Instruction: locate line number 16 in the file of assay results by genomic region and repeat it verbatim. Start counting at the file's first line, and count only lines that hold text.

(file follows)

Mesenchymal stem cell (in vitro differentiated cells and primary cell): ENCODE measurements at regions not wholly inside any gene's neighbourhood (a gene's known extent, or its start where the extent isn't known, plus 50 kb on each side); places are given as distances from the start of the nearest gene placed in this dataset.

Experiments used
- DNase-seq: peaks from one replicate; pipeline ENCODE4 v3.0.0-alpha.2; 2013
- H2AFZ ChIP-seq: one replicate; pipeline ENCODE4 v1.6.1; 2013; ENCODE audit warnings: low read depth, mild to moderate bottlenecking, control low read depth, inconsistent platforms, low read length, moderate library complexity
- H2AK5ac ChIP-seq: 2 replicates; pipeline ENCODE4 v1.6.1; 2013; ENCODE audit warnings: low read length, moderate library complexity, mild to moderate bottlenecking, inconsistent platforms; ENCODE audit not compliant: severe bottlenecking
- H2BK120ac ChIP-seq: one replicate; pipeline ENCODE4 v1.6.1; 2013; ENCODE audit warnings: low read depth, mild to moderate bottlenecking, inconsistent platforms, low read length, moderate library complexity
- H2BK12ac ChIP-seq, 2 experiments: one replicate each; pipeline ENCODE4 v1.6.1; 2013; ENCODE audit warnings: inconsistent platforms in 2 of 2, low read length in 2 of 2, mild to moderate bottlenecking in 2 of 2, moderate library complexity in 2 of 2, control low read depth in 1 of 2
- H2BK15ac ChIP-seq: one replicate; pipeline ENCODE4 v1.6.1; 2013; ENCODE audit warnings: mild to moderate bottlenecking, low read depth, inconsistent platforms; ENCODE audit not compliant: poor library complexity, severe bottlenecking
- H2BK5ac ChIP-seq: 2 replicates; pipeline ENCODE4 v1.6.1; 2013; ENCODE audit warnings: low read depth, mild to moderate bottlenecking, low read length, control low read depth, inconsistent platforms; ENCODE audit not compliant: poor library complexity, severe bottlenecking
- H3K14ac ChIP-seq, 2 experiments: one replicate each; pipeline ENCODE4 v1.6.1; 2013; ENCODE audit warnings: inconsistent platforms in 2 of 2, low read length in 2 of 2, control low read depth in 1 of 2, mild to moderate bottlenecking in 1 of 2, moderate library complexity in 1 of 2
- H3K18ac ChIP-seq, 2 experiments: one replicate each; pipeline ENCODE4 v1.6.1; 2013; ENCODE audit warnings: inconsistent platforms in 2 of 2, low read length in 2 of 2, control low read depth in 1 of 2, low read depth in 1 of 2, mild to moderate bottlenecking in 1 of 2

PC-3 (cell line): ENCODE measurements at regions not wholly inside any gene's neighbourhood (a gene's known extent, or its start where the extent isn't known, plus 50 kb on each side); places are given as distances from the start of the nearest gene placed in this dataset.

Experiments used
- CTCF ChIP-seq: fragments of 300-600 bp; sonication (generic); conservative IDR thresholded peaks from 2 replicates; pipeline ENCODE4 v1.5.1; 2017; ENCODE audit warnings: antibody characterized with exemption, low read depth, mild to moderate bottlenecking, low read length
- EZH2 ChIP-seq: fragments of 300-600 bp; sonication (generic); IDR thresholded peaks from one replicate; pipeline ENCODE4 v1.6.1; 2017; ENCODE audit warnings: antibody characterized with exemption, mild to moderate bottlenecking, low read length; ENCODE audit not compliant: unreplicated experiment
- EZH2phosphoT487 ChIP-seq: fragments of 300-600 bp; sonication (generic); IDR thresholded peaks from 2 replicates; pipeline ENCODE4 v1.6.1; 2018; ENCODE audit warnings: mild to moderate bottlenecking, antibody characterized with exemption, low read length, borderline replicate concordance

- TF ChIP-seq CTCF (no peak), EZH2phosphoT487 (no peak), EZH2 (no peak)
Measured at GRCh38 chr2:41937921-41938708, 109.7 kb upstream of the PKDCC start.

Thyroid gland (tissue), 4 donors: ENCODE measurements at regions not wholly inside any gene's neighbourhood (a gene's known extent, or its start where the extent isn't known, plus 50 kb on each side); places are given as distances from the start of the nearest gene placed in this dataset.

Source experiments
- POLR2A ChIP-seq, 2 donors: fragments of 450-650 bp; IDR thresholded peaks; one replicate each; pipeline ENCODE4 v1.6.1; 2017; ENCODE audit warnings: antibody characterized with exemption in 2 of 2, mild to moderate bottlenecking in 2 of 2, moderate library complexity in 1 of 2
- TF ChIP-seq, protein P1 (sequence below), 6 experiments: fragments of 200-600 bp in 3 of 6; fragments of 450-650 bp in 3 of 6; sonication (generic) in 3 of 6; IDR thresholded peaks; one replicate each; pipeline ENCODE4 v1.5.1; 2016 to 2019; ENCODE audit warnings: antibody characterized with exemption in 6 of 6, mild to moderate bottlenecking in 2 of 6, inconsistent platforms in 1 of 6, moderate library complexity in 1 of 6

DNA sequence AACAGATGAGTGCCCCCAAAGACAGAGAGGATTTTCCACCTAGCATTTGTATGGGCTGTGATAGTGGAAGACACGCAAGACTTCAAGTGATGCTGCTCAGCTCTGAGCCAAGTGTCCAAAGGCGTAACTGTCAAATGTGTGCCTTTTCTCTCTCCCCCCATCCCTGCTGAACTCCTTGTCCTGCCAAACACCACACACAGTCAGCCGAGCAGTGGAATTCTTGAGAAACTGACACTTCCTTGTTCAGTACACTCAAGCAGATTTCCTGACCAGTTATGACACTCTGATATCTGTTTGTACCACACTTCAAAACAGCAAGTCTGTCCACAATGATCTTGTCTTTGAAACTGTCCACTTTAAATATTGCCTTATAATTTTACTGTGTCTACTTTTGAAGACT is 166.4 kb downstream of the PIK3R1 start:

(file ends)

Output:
- EZH2phosphoT487 ChIP-seq: fragments of 300-600 bp; sonication (generic); IDR thresholded peaks from 2 replicates; pipeline ENCODE4 v1.6.1; 2018; ENCODE audit warnings: mild to moderate bottlenecking, antibody characterized with exemption, low read length, borderline replicate concordance